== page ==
Silk Factory and Museum

boys from the village between Layla and the Ritmo

Hello again from Ethiopia! These children are not orphans, so I can show you their beautiful faces!

Yesterday we visited the silk factory, Sabahar, and although it wasn’t fully staffed because it was Saturday, it was so fascinating to see!

'Har' means Silk, and Saba is the name of the woman who started this place

Those little flowers are made from silkworm cocoons.

Women spinning raw silk into thread

Beautiful silk fabric in the making

The shop at Sabahar sells amazing tablecloths, scarves, napkins, and pillowcases.

While we didn’t get an official tour, we were able to get a few words out of some of the workers. The silk starts out like this:

Silk worker with raw silk

It has bits of the dried shell of the silkworm larvae in it. These women pluck out the nasty bits and get it started spinning into thread.

Wooden grid of silkworm cocoons

spinning silk into thread

In addition to the silk factory, which we loved for it’s beautiful shady tropical garden as well as the fascinating silk workings, we went to the Ethnological Museum at the University. We got to see the preserved bedroom and marble bathroom of King Haille Selassie, lots of historic Ethiopian artwork, and learn about the Italian occupation under Mussolini. It was so interesting. Then our fabulous driver, Ermias, took us to an equally fabulous Chinese restaurant.

I got locked in the bathroom at the Chinese restaurant. No doorhandle on the inside, no toilet seat (which was fine because I try not to touch anything anyway), and the flickering fluorescent light made me feel like I was in an interrogation room.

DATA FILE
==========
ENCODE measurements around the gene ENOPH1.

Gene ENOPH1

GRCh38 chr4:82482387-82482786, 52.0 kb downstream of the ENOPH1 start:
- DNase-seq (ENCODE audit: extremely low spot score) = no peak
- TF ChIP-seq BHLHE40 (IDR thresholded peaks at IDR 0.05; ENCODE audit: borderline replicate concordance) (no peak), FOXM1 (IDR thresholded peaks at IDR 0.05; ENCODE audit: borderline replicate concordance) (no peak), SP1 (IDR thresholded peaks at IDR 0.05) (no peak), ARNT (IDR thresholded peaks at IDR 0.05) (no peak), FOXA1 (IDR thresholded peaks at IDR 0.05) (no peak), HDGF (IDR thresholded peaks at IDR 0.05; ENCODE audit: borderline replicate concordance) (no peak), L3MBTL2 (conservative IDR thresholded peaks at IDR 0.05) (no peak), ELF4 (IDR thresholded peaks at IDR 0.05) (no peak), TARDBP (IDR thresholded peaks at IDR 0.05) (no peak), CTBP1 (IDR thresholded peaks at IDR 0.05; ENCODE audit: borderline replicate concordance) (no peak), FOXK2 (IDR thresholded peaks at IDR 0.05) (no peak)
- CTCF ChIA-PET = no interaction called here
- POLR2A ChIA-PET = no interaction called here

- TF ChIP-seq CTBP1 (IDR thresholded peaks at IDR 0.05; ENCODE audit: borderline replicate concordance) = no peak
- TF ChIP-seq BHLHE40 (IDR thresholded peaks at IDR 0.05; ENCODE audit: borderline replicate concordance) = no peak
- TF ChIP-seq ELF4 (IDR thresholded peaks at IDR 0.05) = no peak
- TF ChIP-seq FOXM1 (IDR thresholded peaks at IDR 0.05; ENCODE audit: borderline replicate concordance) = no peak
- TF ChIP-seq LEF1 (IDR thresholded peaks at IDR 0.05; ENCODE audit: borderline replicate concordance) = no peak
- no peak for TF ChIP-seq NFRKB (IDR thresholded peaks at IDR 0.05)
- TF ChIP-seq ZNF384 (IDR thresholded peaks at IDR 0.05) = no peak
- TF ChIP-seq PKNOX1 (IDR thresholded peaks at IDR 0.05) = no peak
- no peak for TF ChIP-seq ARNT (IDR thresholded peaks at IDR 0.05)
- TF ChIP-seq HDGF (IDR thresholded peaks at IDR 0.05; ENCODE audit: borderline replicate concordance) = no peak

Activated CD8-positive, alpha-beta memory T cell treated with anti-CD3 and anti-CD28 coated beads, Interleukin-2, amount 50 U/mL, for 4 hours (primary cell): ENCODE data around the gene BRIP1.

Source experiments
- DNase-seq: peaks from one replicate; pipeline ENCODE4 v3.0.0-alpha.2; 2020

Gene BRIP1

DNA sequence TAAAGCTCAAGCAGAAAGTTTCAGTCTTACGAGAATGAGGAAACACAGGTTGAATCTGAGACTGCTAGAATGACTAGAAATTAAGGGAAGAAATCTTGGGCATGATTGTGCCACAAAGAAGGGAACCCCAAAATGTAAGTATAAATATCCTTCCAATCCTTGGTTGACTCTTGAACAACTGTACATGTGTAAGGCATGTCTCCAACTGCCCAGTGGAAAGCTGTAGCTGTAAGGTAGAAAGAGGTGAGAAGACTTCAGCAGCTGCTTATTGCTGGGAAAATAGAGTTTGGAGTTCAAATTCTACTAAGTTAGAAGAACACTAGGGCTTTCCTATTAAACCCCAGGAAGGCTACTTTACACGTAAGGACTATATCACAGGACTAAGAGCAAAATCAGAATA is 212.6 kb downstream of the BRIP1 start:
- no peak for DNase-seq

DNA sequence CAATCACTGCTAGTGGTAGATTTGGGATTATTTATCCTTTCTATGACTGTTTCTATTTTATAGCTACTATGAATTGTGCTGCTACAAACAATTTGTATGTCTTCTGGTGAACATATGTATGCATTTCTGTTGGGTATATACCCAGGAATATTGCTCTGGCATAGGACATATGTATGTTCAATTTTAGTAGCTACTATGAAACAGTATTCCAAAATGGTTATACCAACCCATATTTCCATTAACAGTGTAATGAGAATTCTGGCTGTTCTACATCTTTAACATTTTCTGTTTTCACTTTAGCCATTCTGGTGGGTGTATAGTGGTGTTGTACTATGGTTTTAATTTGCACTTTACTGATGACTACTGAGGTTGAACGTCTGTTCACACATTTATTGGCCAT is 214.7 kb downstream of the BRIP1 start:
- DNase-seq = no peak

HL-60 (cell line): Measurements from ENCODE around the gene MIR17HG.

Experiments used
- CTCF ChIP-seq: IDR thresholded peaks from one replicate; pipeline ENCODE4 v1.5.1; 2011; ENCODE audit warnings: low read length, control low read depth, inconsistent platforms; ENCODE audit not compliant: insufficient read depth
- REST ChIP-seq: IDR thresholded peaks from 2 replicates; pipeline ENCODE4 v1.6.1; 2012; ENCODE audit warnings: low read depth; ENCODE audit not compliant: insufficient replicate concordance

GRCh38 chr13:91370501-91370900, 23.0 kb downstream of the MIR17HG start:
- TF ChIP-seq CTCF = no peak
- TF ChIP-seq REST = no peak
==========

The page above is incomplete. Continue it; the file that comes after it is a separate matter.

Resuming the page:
I was eventually rescued when Charles and our friends started wondering where I was, and lunch was outstanding!

We spent the afternoon with the kids, and Alex had a bit of a hard time. He was tossing a soccer ball back and forth to Charles and another boy joined in the game and took over. Alex ended up crying and moping for a while. He really loves one on one time with Charles and it’s almost impossible to get away from the crowd of kids at the orphanage. The tears seemed to be more about having his daddy time interrupted than about the ball, because they started up again later that evening when it was time for us to go. Oh, the sweet heart of this little boy. He is so ready to move on with his life.

We are making friendship bracelets for our little ones with five colored threads. The colors include red, which is Alex’s favorite color, and green, which is Melkam’s. Fortunately with gold, green, red, white and blue, we cover the colors of both the Ethiopian and US flags, and there is a thread to represent each one in our family. We will each wear one of these until we are able to be together again. We hope it will give Alex something to cling to as we prepare to leave, and also bond the boys with baby Eliana.

Off to Layla house, it’s a beautiful day!

One response to “Silk Factory and Museum

  • Kristin

    Love the friendship bracelet idea. Great photos of the silk! Enjoy your last few days there…can’t wait to talk to you on the phone again.

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